Putin says we’re hooligans; Brazil accuses us of “currency wars”; and the Chinese are, well, being their usual charming selves. But what’s going on in the international currency scene?
I don’t know why I didn’t think to put it this way before — and I don’t know if anyone else is saying this — but what we have here is a classic example of the Mundellian impossible trinity, aka the trilemma, which says that you can’t simultaneously have free movement of capital, a stable exchange rate, and independent monetary policy. …
So, how does this apply to current issues? Advanced countries, very much including the United States, are weighed down by the aftereffects of the 2008 financial crisis; this has led to low investment returns. Meanwhile, emerging markets are in much better shape, so capital wants to go there.
And this creates a problem for the EMs. They don’t want their currencies to rise sharply…
But not letting the currency rise would be inflationary – that is, Brazil doesn’t want to give up on its independent monetary policy. So what’s the answer?
All those accusation of hooliganism, currency wars etc. are in effect demands that the trilemma be resolved by having America give up having an independent monetary policy — basically, that the Fed give up on trying to stabilize the US economy so that emerging markets aren’t faced with the uncomfortable tradeoff between massive appreciation and imported inflation. But this shouldn’t and won’t happen.
Yes. And thinking in terms of the Trilemma is important because it helps us understand domestic politics within an international context. Brazil and the other EMs are worried about (nominal) exchange rate appreciation because it hurts their exporters, which is a politically powerful group. Inflation hurts consumers (and creditors), which is also bad for democratically-elected politicians. So that leaves capital controls, which remains the preferred trade-off of many EMs.
This is an illustration of how the U.S. really is still the most powerful global economic actor, as everyone else is having to adjust to U.S. policy rather than the other way around. The same thing happened (in slightly different ways) during the collapse of Bretton Woods, as Yglesias noted:
This is one reason why I’ve grown impatient with nostalgia for the good old days of the Bretton-Woods system.This system, which really was working great in its heyday, essentially involved the United States playing precisely the role that we now reject. The dollar was pegged to gold, other currencies were pegged to the dollar, foreign countries could change the dollar price of their currencies, and we couldn’t reset the value of the dollar. This worked fine as a means of facilitating catch-up growth in Japan and Western Europe but that growth make it impossible to sustain, so it wasn’t sustained and there’s no practical method of bringing it back.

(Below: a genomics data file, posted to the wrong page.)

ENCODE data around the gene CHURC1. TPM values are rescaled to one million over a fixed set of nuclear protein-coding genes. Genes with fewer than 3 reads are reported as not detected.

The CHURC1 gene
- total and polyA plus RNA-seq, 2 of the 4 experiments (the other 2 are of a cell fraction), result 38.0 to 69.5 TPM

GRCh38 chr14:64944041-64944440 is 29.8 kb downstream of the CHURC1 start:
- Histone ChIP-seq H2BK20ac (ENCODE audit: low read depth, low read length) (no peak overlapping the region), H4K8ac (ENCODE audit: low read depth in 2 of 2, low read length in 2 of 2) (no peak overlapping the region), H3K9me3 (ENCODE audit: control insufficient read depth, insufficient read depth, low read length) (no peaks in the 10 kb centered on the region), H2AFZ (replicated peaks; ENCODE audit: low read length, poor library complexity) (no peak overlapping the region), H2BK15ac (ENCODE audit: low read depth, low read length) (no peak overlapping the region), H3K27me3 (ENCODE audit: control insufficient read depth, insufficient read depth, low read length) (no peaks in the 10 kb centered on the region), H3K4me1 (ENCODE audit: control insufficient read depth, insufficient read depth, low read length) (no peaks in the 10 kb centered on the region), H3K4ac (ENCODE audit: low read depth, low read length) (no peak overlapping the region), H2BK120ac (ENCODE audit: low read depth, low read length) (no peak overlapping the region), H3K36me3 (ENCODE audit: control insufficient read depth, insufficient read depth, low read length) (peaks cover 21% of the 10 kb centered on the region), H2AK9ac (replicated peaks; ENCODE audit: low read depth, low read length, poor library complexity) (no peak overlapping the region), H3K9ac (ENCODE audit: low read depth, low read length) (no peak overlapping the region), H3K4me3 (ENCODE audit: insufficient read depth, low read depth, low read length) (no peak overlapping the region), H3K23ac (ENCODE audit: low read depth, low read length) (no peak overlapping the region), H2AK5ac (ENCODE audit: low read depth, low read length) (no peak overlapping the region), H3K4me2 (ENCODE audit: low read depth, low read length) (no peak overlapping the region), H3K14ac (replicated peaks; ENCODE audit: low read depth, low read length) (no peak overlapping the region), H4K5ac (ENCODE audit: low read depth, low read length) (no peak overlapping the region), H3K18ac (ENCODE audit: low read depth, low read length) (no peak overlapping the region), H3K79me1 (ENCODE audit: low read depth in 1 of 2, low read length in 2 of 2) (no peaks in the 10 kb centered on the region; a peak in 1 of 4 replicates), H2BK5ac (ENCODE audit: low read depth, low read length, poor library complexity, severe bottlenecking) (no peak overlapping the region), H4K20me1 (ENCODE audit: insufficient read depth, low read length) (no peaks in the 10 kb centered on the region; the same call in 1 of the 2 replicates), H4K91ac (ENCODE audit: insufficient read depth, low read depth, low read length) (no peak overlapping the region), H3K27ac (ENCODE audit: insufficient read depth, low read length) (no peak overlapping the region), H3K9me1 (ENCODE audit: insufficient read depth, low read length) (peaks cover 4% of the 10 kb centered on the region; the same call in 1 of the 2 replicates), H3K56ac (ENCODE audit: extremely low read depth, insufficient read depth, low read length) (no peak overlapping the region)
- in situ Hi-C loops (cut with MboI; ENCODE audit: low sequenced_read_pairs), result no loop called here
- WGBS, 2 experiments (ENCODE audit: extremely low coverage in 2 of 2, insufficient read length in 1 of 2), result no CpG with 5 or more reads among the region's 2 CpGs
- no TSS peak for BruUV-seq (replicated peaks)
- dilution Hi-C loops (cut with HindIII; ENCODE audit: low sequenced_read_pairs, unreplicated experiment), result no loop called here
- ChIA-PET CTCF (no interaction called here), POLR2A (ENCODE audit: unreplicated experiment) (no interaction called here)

I would add one thing. The Trilemma refers to the ubiquitous "small, open economy" and therefore leaves out a component that is highly salient for politics: one country in the system can have all three of free capital movement, fixed exchange rates, and independent monetary policy. As Dr. Oatley explained awhile back, this is because exchange rates are not monads:
But in what sense does the US not pegging the dollar imply that the dollar is not pegged? China and the other East Asian governments peg to the dollar. And even Japan, which doesn't peg the yen, does limit its fluctuation as if it has a target zone. For all practical purposes, then, the dollar is pegged against many of its most important creditors (the Euro is the only exception, but the euro area as a whole is a debtor rather than creditor area). If this wasn't the case, we wouldn't be having this conflict.
More generally, any discussion about the unholy trinity needs to recognize the n-1 problem. In any system of n countries there are n-1 independent exchange rates. Think about a three-country system. If China pegs to the dollar and South Korea pegs to the dollar, the China-South Korean rate is fully determined by the cross rate.
As a result, every exchange rate system (other than a gold standard) has one degree of freedom: one country can attain a fixed exchange rate, and capital mobility, and monetary independence. Whichever country holds this position gets to set monetary policy for the system as a whole. International monetary politics revolve who gets this degree of freedom and how it is employed. …
This suggests that we are back in a world very much like the late Bretton Woods: the US has a pegged exchange rate against many of its major creditors and capital mobility and monetary autonomy. The current conflict is a consequence of East Asian governments forcing the US to accept a peg at a rate it does not think is appropriate. Like Geithner and Co. now, the Nixon administration believed it couldn't devalue an over-valued dollar unilaterally.
And this is why the U.S. gets called “hooligans” and everything else.